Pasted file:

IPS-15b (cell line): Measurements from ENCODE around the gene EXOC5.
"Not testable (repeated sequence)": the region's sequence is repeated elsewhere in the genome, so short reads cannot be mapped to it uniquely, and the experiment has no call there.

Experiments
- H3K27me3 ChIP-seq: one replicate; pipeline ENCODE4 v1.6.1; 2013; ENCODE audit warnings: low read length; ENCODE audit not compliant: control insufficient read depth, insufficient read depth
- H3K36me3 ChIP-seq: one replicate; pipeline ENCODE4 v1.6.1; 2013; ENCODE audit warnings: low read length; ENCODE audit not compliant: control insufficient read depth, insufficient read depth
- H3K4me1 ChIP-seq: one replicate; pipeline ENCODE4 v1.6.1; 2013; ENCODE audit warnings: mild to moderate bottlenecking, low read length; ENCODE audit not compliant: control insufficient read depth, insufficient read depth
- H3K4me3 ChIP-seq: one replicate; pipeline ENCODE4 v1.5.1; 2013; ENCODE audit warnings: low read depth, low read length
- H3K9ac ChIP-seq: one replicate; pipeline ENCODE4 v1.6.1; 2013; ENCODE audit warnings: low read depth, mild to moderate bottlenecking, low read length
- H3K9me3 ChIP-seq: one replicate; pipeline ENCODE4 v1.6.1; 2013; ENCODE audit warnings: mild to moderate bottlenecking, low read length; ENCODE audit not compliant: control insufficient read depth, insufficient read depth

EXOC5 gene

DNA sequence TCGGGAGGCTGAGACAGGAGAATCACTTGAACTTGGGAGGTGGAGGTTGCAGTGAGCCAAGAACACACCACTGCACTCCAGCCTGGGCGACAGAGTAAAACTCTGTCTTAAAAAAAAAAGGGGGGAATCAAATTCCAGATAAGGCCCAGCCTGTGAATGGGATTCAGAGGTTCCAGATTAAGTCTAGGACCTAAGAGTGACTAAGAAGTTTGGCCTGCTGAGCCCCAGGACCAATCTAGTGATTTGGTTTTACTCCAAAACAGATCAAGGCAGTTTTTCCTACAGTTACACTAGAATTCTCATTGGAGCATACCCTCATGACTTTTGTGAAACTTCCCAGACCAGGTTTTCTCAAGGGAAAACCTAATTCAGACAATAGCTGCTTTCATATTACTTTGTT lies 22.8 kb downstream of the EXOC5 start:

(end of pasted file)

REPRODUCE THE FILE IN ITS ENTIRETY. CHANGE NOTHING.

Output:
IPS-15b (cell line): Measurements from ENCODE around the gene EXOC5.
"Not testable (repeated sequence)": the region's sequence is repeated elsewhere in the genome, so short reads cannot be mapped to it uniquely, and the experiment has no call there.

Experiments
- H3K27me3 ChIP-seq: one replicate; pipeline ENCODE4 v1.6.1; 2013; ENCODE audit warnings: low read length; ENCODE audit not compliant: control insufficient read depth, insufficient read depth
- H3K36me3 ChIP-seq: one replicate; pipeline ENCODE4 v1.6.1; 2013; ENCODE audit warnings: low read length; ENCODE audit not compliant: control insufficient read depth, insufficient read depth
- H3K4me1 ChIP-seq: one replicate; pipeline ENCODE4 v1.6.1; 2013; ENCODE audit warnings: mild to moderate bottlenecking, low read length; ENCODE audit not compliant: control insufficient read depth, insufficient read depth
- H3K4me3 ChIP-seq: one replicate; pipeline ENCODE4 v1.5.1; 2013; ENCODE audit warnings: low read depth, low read length
- H3K9ac ChIP-seq: one replicate; pipeline ENCODE4 v1.6.1; 2013; ENCODE audit warnings: low read depth, mild to moderate bottlenecking, low read length
- H3K9me3 ChIP-seq: one replicate; pipeline ENCODE4 v1.6.1; 2013; ENCODE audit warnings: mild to moderate bottlenecking, low read length; ENCODE audit not compliant: control insufficient read depth, insufficient read depth

EXOC5 gene

DNA sequence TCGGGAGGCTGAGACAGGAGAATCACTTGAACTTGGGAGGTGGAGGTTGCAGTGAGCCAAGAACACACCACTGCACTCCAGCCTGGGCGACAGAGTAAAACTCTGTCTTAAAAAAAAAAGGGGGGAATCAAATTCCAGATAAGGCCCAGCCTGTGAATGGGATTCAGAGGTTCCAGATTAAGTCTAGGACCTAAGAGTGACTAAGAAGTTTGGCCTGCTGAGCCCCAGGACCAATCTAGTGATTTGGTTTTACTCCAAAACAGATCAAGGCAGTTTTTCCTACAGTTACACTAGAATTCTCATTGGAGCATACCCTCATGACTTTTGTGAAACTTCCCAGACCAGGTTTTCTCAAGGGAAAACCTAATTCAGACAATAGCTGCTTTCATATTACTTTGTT lies 22.8 kb downstream of the EXOC5 start: